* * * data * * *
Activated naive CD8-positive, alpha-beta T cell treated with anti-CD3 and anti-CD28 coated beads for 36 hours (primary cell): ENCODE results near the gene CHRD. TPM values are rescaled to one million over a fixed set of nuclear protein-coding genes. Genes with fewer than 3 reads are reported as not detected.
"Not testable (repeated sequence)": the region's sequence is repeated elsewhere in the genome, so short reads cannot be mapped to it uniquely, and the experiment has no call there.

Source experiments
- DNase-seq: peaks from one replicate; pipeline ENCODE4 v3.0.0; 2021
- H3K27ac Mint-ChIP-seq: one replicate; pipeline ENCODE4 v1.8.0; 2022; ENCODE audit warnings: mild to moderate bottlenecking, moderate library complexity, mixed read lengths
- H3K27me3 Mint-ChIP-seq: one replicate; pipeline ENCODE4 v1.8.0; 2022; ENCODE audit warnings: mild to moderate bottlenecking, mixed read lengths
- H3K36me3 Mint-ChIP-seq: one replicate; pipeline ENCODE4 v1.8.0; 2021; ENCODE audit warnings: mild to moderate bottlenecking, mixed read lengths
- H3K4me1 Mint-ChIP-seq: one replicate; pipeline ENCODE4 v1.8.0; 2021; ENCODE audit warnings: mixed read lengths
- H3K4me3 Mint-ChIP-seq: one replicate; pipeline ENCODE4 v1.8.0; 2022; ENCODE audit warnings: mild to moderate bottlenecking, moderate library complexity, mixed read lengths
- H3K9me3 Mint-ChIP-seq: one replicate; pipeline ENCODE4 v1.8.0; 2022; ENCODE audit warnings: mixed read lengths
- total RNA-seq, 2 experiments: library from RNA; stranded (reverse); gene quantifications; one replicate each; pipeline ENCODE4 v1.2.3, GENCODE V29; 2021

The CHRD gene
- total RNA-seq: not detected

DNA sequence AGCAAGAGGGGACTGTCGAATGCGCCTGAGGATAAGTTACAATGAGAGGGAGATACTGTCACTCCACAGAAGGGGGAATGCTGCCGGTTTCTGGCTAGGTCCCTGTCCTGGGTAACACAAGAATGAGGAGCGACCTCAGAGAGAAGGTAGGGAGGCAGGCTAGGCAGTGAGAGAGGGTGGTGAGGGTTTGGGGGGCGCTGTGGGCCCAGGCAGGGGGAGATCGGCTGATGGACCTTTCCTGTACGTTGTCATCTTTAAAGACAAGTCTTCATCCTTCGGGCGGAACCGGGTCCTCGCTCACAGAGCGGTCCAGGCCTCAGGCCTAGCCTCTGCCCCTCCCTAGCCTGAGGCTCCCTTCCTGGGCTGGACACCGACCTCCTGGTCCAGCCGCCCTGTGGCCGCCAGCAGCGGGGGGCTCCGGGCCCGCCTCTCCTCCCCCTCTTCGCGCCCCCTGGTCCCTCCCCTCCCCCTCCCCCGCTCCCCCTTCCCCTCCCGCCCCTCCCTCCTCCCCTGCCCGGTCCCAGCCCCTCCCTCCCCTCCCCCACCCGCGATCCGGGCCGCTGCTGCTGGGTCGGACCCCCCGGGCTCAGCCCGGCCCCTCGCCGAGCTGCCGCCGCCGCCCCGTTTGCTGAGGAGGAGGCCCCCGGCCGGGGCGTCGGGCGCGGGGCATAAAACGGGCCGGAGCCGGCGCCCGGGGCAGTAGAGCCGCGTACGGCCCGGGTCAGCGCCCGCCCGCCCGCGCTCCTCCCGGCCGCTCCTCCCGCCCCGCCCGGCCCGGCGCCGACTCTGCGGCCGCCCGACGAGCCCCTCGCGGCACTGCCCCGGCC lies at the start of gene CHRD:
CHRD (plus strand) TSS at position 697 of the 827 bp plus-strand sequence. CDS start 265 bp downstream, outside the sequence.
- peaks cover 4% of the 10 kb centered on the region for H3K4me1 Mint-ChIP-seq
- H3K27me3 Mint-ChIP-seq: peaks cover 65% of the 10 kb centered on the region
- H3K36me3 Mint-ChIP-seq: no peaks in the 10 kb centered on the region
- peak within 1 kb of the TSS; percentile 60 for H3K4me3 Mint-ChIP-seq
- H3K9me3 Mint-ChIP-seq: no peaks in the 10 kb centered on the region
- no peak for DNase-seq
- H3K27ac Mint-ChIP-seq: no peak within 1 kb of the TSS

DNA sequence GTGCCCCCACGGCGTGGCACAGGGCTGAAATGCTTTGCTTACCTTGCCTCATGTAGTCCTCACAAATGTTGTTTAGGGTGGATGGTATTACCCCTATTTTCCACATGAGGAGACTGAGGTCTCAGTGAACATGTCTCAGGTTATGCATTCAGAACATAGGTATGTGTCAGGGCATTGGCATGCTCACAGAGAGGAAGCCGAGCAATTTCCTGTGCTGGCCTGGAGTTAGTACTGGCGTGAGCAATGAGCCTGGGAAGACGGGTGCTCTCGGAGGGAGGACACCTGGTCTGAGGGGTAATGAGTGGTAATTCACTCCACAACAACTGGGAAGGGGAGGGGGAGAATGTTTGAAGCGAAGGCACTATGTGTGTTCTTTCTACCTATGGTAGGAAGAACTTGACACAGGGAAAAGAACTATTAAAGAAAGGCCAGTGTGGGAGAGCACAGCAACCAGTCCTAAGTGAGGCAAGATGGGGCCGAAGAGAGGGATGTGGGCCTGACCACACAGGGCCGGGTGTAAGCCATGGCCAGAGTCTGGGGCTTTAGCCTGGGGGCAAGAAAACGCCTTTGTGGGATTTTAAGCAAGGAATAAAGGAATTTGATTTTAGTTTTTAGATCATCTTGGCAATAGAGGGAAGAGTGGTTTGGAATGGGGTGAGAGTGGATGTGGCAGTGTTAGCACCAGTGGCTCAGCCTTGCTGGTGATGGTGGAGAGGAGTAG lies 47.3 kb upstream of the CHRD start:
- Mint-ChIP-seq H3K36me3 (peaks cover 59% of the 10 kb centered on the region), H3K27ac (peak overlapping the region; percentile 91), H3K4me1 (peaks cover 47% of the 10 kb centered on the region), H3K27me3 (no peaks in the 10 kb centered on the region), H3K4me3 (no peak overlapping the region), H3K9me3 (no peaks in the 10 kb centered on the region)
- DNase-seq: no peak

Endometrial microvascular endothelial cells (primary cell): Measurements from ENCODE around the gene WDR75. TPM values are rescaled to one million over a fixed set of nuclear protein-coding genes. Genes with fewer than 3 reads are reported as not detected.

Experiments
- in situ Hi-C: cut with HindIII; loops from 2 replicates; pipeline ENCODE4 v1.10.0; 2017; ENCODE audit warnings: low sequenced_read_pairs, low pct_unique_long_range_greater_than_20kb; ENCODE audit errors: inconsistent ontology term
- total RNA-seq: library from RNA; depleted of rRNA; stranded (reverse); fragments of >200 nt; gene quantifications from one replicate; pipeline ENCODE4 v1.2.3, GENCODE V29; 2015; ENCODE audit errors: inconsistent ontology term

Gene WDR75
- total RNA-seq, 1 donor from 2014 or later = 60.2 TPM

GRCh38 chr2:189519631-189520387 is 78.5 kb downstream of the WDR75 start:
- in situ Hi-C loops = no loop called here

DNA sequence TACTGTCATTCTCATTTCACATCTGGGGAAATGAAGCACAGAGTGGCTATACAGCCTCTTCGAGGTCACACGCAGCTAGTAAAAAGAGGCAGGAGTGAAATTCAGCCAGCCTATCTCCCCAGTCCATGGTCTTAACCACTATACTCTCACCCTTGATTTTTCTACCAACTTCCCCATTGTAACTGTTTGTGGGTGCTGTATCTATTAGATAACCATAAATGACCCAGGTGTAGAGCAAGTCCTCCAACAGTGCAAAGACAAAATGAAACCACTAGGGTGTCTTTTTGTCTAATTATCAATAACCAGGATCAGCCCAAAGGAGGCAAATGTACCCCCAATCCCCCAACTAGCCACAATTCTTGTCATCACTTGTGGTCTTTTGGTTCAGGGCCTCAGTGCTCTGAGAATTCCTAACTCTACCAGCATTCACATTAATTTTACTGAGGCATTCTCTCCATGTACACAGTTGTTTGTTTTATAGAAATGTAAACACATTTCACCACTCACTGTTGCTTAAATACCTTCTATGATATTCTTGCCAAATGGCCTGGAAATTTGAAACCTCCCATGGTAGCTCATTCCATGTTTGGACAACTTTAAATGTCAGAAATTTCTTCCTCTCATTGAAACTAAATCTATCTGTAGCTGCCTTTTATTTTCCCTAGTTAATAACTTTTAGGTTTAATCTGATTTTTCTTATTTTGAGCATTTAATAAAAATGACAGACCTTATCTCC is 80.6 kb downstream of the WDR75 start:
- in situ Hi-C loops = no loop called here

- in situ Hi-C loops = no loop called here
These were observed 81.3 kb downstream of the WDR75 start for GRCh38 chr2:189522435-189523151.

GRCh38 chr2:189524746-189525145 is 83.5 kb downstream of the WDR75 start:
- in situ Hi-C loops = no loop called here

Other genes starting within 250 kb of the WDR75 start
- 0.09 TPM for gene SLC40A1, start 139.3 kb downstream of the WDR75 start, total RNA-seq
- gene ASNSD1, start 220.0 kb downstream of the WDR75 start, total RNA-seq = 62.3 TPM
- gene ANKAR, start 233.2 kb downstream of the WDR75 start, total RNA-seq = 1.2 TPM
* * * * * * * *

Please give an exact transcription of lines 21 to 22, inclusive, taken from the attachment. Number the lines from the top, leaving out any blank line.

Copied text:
- no peak for DNase-seq
- H3K27ac Mint-ChIP-seq: no peak within 1 kb of the TSS